Wednesday, February 16, 2011

Problems galore in Land Acquisition Bill

Acquisition of fertile land raises more questions than it answers

Sankar Ray / Kolkata

In the late 1940s, Bankim Mukherjee, a legendary peasant and trade union leader, was traveling in a boat in eastern Bengal (now Bangladesh). The boatman casually lamented that poverty forced him to sell his operational holding of a little more than an acre. Mukherjee, one of the first Leftist legislators of pre-independence era and an ace orator-parliamentarian asked why he wasn’t putting efforts to keep a wolf from the door. The boatman replied, “If I earn more and have some savings, I shall again buy land and begin cultivation.” Mukherjee told this in an interview to a well-known poet-cum-reporter Golam Quddus.

The umbilical relationship between a peasant and the land is an axiomatic reality. During the agitation of farmers in Uttar Pradesh in August 2010 over the 165 km land acquisition for the Yamuna Expressway, a direct road link between Noida and the Taj Mahal city Agra, I remembered the yearning of a boatman on the mighty river Padma, forced to sell his land. Chief minister Mayavati, wriggled out of the situation by increasing the rate of compensation. It was markedly higher than what the CPI(M)-led Left Front government paid for land acquisition at Singur for the abortive Nano car-project.

True, the colonial LA Act, 1894 is outmoded and not in sync with welfare objectives of Indian democratic polity and its replacement has become long overdue. But the sudden eagerness to recast the law was not out of penchant for the farmers. It happened to meet the requirements for nearly 200 projects under Special Economic Zone (SEZ). An SEZ is a `foreign territory’, apparently for the purpose of duties and taxes, but labour laws are not applicable there. The new bill therefore is suspect.

Former rural development secretary, D Bandyopadhyay who is also the architect of ‘Operation Barga’, the USP for the CPI(M) for over three decades, opposed the Land Acquisition (Amendment) Bill of 2009 tooth and nail in an article in Mainstream. The new act demolishes even the semblance of welfare.

He wrote that a law is amended generally to bring in improvement or to be in conformity with some important judicial decisions. The Land Acquisition (LA) Act of 1894 does require revision to conform to the current-day situation. So far, there could not be any objection. But the way the amendments have been made looks as if we are going back on time. “In the amendments suggested, all beneficial, pro-poor and pro-rural areas points have been omitted,” he noted.

There is another point, which Bandyopadhyay, thinks “sinister and dangerous.” He goes on to elaborate his resentment. “It relates to any project of general public use (not public purpose) undertaken by ‘a person’ for which he has purchased or negotiated to purchase 70 per cent of the land and the remaining 30 per cent would be acquired by the state. The definition of a ‘person’ is ironic. It says, a ‘person’ means a company, association of persons, a body of persons whether incorporated or not. It means basically the corporate sector has been given a free hand in acquiring whatever land they like, a part of which will be through negotiations but the more difficult part would be through state intervention.” Obviously, the amendment tramples the very spirit of the Directive Principles of State Policy of the Constitution.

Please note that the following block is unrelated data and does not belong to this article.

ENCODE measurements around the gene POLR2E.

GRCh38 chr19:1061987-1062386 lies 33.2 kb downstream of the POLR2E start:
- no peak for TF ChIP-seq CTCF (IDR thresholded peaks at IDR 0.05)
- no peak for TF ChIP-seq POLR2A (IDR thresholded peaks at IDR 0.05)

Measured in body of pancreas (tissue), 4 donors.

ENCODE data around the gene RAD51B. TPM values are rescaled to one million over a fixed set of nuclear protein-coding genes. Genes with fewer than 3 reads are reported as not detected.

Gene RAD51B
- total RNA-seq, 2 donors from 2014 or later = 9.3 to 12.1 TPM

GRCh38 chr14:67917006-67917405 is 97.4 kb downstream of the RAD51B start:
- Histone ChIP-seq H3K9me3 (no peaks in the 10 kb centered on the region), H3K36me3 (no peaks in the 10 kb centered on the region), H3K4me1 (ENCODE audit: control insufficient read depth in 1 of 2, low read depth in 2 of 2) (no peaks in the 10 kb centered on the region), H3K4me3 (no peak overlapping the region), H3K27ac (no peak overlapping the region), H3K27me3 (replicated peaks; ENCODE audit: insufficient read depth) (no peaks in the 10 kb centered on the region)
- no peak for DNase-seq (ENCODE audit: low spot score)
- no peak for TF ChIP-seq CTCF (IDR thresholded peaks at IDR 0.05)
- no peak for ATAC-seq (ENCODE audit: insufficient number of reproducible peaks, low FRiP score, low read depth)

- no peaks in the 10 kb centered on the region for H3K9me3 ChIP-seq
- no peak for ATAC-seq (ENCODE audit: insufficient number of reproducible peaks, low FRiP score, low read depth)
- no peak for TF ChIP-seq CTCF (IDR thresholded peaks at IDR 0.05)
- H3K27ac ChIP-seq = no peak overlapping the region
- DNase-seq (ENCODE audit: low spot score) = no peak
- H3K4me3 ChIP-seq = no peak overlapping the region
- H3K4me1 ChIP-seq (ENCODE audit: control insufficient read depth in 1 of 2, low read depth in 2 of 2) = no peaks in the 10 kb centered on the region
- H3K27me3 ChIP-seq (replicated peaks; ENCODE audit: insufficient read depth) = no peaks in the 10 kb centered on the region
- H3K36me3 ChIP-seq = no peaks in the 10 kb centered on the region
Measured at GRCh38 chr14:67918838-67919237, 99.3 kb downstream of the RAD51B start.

Lastly, where is the exit route? What happens if the project is dropped? The Tatas are still in possession of nine hundred and ninety-seven acres were acquired for setting up a small car factory. They abandoned the project in October 2008. What happens to the land? “The law is silent. In the early 1950s, the West Bengal Government gave 750 acres of prime land between the GT Road and the main Eastern Railway line in the district of Hooghly for setting up an automobile factory by the Birlas. In 50 years, the company could not use more than 300 acres leaving 450 acres fallow. Is it not a national waste that a prime land amounting to 450 acres could neither be used for agriculture nor for any industrial purpose for half-a-century? The new law should provide for a simple exit policy for return of the acquired land to the original owners if the project is abandoned, or the scope of the project is changed,” Bandyopadhyay argues.

No comments:

Post a Comment